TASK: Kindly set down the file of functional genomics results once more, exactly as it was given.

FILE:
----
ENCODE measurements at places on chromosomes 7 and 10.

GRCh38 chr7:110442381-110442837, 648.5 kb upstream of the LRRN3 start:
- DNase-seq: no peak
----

ENCODE measurements at places on chromosomes 7 and 10.

GRCh38 chr7:110442381-110442837, 648.5 kb upstream of the LRRN3 start:
- DNase-seq: no peak